I first heard of Mukesh Ambani, the Chairman of Reliance Industries Ltd. (RIL), in early 2004–a couple of years after he launched Reliance Communications (RCOM) for his terminally-ill father. Reliance had struggled to enter the mobile telecoms market in India in the mid-1990s, when the government first auctioned spectrum. But in 2002 it obtained, through administrative process, a nationwide 800 MHz license for CDMA. This increased the number of players in the market and shook up the regulatory regime, given the lower price of spectrum and lack of competition for the licenses Reliance acquired. In 2005, after litigation and several years of fighting between GSM operators and their CDMA peers, Reliance paid a revised but moderate price of $400 mn for a nationwide license. Meanwhile the personal relationship between the Ambani brothers, Mukesh and Anil, had deteriorated badly following the 2002 death of their father and company founder Dhirubhai, and they agreed to split the business empire between them–with Anil getting Reliance Communications although Mukesh had been at its helm.
But now, more than a decade later, Mukesh Ambani is back in telecoms. And not just back but once again disrupting the market. For the past several years, he has planned the launch of Reliance Jio (RJio), an LTE-only operator in the second-largest telecoms market in the world. Back in 2002 India’s market was nascent. Now, with more than 50% of the population being unique mobile subscribers, India has a much more mature market. Which necessitates RJio employing disruptive tactics if it is to gain a foothold. While most mobile players in India earn no more than 25% of their revenues from data with at least 75% still from voice, RJio’s “free” voice service is part of an overall data package with voice transmitted as data. Subscribe to an RJio data package and you get a voice app as part of the deal. On net calls have been praised; it’s only when subscribers talk to people on rivals’ traditional voice networks that problems start: quality and interconnect availability. But the incumbents are starting to really feel the pain with RJio having managed to add 73 million subscribers in its first four months of commercial operation; it seems on track for 100 million by March 2017.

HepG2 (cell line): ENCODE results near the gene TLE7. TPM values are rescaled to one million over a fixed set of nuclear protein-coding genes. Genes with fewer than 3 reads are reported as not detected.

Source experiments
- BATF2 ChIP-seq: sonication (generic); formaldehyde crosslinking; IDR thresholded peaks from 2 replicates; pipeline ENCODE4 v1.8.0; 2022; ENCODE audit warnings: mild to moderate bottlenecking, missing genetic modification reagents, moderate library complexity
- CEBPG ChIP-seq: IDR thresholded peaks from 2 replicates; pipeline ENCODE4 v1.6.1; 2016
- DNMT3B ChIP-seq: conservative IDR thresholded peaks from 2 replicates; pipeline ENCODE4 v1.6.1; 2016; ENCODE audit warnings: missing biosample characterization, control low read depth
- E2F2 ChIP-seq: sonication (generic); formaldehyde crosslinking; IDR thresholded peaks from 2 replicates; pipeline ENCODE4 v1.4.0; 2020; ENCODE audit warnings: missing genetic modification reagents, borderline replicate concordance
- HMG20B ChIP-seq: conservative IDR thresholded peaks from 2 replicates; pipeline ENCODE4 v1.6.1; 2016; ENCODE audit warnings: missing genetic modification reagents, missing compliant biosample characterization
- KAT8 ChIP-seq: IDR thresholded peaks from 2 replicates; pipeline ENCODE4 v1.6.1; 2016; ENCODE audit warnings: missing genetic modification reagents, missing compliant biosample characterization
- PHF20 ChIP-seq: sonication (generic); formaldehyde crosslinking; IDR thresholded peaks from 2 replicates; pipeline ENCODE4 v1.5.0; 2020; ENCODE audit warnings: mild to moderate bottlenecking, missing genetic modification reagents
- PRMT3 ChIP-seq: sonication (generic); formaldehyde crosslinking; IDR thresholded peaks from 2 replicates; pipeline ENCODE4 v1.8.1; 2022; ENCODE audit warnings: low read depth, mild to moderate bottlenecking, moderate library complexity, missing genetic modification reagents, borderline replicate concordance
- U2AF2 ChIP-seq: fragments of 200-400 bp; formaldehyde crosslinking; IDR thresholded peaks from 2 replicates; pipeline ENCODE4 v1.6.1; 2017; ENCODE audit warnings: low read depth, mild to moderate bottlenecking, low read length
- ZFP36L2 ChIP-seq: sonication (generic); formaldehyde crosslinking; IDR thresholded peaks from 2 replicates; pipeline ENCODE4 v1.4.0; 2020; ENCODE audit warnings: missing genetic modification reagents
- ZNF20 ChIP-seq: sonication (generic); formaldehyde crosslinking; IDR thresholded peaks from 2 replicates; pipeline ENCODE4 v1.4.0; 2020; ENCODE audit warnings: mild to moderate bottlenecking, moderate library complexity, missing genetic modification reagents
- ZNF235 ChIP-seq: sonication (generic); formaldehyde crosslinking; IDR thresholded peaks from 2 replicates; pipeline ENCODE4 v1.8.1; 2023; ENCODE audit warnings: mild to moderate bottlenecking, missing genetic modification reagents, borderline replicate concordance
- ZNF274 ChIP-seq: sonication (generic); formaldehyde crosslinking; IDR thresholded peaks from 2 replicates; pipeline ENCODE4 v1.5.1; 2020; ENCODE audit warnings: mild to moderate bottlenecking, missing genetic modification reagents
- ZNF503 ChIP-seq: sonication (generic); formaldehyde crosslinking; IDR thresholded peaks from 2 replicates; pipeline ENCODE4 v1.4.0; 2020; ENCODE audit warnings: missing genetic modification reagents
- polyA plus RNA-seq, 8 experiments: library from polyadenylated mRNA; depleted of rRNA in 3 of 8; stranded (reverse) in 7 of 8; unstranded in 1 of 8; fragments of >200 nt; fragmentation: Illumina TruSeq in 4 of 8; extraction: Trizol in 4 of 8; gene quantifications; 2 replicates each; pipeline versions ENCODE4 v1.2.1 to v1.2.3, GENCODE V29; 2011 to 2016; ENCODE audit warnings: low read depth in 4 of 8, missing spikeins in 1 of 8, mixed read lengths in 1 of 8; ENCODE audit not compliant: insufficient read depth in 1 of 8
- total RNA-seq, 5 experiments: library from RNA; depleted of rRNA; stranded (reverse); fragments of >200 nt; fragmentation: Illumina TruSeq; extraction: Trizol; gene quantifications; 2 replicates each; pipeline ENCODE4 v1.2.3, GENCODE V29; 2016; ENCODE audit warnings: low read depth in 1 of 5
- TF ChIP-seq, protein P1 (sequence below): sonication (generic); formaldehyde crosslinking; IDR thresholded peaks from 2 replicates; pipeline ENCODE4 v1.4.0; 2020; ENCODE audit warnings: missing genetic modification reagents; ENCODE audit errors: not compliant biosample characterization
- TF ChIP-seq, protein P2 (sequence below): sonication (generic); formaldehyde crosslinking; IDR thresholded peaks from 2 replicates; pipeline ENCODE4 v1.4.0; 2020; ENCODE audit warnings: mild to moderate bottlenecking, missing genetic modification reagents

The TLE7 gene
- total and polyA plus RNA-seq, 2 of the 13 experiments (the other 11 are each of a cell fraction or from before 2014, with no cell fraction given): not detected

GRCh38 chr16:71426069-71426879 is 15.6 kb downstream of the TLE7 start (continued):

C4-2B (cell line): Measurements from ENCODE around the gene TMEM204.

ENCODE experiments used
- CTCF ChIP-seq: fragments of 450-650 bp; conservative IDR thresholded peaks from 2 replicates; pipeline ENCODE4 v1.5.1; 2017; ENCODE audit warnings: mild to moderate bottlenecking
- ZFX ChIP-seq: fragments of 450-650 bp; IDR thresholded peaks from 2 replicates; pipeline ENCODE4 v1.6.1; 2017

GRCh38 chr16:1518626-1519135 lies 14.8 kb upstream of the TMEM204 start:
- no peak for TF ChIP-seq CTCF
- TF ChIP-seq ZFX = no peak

J. S. Deepak, the thoughtful Secretary of India’s Department of Telecommunications (DoT), came up with a wonderful, very Indian metaphor to define RJio’s entry: “It is like a crowded train, so people already inside resist, but then it settles down.” It hasn’t settled down quite yet, but mergers and acquisitions in the industry are moving faster. It’s like people just leaving the train to make space for the big bear’s entry. Telenor India is looking for a merger partner, while Vodafone India is trying to entice Idea Cellular into a complex merger that would create the number one player in the market. Other deals are rumoured too.
India’s fragmented market structure is overdue for consolidation. Three years ago TechPolis predicted 13 operators turning into six. The market now could consolidate around four poles: Vodafone/Idea, Bharti Airtel, Reliance Communications and Reliance Jio (although with the Ambani brothers now having mitigated their personal differences and agreed to share towers, RCom and RJio could be working more with than against each other). This is a better market structure for the huge capex investments required to roll out LTE, a cheaper and better technology to provide broadband for all. As long as RJio maintains its initial competitive approach, and market rationality in terms of return on investment (ROI) prevails across the board, the long-term future of telecoms in India is bright for both consumers and investors. But there will continue to be considerable short-term pain for incumbents while the market consolidates to allow focused investments from a handful of large operators aiming to directly compete with RJio in data.